Roger Freeing Angelica  

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Train wreck at Montparnasse (October 22, 1895) by Studio Lévy and Sons.
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Train wreck at Montparnasse (October 22, 1895) by Studio Lévy and Sons.
Angelica

Roger Freeing Angelica[1] (1819, Roger délivrant Angélique) by Ingres, depicts Angelica chained to a rock.

It was first publicly displayed a the 1819 Salon along with La Grande Odalisque, Philip V and the Marshal of Berwick, all of which were attacked as "gothic". A journalist from the Journal de Paris noted that it « semble prendre à tâche de nous ramener au goût de la peinture gothique. »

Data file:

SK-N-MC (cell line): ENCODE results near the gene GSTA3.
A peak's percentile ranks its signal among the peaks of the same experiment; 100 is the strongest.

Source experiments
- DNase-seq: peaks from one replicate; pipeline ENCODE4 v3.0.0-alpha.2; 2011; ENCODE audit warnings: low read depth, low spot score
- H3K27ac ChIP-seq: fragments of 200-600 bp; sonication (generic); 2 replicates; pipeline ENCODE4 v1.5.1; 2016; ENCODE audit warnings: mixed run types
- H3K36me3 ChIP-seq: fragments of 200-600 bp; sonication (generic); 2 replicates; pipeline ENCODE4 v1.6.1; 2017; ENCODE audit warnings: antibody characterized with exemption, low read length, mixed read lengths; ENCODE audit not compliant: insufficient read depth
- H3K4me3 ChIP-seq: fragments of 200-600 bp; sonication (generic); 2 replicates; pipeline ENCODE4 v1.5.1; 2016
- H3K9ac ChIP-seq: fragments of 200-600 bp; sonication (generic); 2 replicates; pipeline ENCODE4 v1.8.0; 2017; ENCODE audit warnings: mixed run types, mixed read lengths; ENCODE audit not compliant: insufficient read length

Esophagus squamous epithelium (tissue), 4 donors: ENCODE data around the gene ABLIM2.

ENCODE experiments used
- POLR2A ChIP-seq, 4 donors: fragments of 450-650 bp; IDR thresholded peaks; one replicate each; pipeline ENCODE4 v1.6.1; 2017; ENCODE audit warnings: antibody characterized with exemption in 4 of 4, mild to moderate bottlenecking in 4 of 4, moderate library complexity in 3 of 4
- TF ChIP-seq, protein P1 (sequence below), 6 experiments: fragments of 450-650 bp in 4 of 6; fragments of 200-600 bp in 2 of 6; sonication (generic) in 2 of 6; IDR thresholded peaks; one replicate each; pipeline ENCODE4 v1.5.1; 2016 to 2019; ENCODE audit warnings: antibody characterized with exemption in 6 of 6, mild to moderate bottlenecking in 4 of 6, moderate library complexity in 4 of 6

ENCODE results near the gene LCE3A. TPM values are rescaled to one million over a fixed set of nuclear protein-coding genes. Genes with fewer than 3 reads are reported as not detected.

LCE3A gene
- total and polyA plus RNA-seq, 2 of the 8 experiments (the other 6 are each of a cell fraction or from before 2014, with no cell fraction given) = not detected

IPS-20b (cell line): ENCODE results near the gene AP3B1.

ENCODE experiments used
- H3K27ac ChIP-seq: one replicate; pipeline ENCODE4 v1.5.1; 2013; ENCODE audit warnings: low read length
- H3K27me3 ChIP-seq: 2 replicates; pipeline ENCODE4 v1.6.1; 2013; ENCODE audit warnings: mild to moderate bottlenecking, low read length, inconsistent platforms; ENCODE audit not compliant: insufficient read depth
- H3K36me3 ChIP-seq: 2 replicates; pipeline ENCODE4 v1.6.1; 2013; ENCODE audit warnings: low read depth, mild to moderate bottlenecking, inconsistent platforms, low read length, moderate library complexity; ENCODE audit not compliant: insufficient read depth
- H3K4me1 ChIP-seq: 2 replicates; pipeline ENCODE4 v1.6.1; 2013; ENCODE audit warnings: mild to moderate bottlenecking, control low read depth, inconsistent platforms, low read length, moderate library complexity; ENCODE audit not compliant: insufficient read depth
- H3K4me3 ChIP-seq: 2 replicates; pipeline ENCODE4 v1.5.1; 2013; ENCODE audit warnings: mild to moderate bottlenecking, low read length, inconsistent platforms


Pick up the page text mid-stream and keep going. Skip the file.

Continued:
In the painting, the female figure shows the finest qualities of Ingres's work, while the effigy of Roger flying to the rescue on his hippogriff sounds a jarring note, for Ingres was rarely successful in the depiction of movement and drama. As Sanford Schwartz has noted, the "historical, mythological, and religious pictures bespeak huge amounts of energy and industry, but, conveying little palpable sense of inner tension, are costume dramas ... The faces in the history pictures are essentially those of models waiting for the session to be over. When an emotion is to be expressed, it comes across stridently, or woodenly." (Schwartz 2006)

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Unless indicated otherwise, the text in this article is either based on Wikipedia article "Roger Freeing Angelica" or another language Wikipedia page thereof used under the terms of the GNU Free Documentation License; or on original research by Jahsonic and friends. See Art and Popular Culture's copyright notice.

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